Seguin Gazette: Manufacturers open doors for students - STEM tour showcases job opportunities offered locally

More than 60 area students explored some of the city’s manufacturing plants on Friday where they learned about the endless career opportunities available to them in their own backyard.

The students from Seguin ISD, Marion ISD and Navarro ISD were part of the Heavy Metal STEM Bus Tour, which was hosted by the Seguin Economic Development Corporation and Seguin Area Chamber of Commerce in honor of Manufacturing Day.

“Our Manufacturing Day initiative with the Heavy Metal STEM Tour provided so many great opportunities to show young people the endless possibilities of modern manufacturing. Thanks to our nine manufacturers, I’m confident we made an impact on our students today,” Seguin EDC business retention specialist Ashlynn Tovar-Read said. “The motive behind these tours is to plant the seed early about advanced manufacturing, technology and the skills needed to work in today’s manufacturing facilities.”

While on the event the students from three area districts had the opportunity to take tours of and learn about Niagara Bottling, Alamo Group, Minigrip, CMC Steel Texas, Ravegears, Cargill, Geronimo Alloys, Caterpillar and the Central States.

“I think it benefits the kids to get out and see the different opportunities that we do have in Guadalupe County and this area that they don’t know about,” Shelly Avalos, a career preparation teacher at Marion High School, said. “There’s a lot of manufacturing plants that a lot of kids are interested in, but they don’t know a lot about them.”

Avalo’s group made stops at Minigrip, Alamo Group and Niagara on Friday.

“It was great. I knew what Minigrip was, but I know a lot of my kids coming in had no idea they made the bags that were sold in Target or H-E-B,” she said. “I think just seeing the production and distribution side will make them understand when I talk about it in class.”

Marion High School sophomores Weston Koepp and Taylor Massiatte said they thought the tours were interesting.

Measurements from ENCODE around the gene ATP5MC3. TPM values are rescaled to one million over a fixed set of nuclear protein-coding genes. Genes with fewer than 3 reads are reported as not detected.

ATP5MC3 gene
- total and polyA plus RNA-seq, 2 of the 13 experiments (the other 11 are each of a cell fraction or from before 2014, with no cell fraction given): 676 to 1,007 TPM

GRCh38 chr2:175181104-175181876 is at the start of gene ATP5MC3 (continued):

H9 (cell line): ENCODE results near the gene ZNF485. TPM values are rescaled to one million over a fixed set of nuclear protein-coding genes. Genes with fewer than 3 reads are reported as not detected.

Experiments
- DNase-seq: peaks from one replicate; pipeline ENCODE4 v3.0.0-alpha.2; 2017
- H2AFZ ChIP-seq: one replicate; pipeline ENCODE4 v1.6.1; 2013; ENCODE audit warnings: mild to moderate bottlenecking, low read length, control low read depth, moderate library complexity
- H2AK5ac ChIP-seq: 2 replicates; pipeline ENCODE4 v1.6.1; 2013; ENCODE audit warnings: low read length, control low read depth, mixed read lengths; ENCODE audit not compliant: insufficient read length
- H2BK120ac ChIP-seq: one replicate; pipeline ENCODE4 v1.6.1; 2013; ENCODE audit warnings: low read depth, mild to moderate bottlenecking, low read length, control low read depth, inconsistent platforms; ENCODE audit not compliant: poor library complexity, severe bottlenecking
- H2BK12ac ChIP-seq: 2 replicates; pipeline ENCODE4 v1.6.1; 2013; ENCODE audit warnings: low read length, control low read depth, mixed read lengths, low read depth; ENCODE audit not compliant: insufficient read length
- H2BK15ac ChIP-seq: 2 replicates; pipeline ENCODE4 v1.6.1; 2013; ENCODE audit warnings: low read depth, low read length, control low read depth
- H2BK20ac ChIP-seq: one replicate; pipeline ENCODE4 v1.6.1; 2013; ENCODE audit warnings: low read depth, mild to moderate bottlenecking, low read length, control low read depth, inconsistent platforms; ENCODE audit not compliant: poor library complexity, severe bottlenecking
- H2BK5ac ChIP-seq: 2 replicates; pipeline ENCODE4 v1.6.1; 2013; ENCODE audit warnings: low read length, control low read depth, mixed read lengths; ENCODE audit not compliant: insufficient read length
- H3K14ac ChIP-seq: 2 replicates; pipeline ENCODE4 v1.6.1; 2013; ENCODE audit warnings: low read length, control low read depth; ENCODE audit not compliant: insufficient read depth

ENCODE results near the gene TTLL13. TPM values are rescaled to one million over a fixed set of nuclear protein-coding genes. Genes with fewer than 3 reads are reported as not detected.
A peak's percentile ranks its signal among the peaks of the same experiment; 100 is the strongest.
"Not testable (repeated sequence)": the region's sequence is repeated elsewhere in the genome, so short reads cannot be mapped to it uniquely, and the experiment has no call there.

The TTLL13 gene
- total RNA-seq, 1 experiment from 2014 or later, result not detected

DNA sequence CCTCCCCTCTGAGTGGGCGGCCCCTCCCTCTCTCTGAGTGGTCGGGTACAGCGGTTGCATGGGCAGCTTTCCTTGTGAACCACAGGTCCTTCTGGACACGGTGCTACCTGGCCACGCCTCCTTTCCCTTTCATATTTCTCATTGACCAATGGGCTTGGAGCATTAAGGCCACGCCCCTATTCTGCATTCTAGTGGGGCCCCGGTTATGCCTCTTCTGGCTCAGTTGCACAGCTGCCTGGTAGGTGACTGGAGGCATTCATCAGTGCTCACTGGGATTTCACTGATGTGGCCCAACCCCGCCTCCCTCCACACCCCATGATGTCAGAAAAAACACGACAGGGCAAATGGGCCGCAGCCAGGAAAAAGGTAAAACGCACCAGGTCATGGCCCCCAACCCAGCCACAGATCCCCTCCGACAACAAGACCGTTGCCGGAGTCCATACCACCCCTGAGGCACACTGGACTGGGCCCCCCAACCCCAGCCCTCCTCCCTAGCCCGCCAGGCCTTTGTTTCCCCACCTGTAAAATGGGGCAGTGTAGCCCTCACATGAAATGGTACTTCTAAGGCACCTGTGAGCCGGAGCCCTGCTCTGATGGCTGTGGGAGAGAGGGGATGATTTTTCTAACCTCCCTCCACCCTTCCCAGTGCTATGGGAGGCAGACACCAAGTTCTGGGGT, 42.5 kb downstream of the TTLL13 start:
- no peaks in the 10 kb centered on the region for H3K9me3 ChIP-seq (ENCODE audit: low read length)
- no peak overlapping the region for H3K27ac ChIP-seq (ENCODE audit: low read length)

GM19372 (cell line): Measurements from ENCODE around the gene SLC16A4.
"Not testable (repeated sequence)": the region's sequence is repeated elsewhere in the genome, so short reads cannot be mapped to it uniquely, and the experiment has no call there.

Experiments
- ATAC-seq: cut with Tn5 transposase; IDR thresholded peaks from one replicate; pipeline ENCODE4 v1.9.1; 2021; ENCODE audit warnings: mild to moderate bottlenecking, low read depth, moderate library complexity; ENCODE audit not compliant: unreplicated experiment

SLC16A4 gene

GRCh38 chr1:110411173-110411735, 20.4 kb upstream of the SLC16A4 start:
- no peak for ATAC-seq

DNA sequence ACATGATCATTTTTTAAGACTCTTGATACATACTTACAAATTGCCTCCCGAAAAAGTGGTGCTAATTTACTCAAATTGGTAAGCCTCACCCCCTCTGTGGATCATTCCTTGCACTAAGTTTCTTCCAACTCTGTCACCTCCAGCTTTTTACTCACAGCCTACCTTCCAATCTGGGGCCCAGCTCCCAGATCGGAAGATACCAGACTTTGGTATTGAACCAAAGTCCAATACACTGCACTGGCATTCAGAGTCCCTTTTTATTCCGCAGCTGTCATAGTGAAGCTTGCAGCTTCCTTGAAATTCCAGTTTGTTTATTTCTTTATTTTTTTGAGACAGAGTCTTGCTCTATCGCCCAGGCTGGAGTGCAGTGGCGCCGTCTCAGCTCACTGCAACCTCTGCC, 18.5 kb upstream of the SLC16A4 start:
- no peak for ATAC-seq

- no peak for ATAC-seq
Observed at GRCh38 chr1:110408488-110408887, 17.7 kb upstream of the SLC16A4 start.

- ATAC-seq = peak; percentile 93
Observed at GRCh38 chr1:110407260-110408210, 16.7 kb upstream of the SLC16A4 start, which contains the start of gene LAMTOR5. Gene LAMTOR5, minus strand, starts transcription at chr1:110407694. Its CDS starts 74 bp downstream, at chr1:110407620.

“I learned a lot of stuff. I did know it takes a lot of work to make the ziplock bags. It’s pretty interesting,” Weston said. “Going to Alamo Group and seeing all the machines they use. It’s very advanced. We got to see how they get to put all of their stuff together.”

Massiatte added that he enjoyed learning the process of how the bags are made at Minigrip.

“It’s crazy how much work they actually put into each for such a small product,” he said.
“Just from small plastic bags, they can make a lot of money.”

After learning about the different companies, Weston said he could see himself working at one of them after graduation.

“I would definitely do it because I’ve always wanted to do engineering and just to see how they transfer to computers and into real life is cool to me,” Weston said.

Minigrip plant manager Brooklyn Streeter said they like showing the students the different opportunities available to them.

“We do enjoy being part of educating the students in the area on what we do here because it is such an integral part of Seguin,” she said. “… At that age, they really don’t know what’s out there or what they want. We want to show them that yes it’s a factory, but a factory requires finance people, accountants, human resources, engineers, production managers and supervisors. There’s more than just working on a carton line or a machine line. If you want to take an educational path there are still jobs that require that."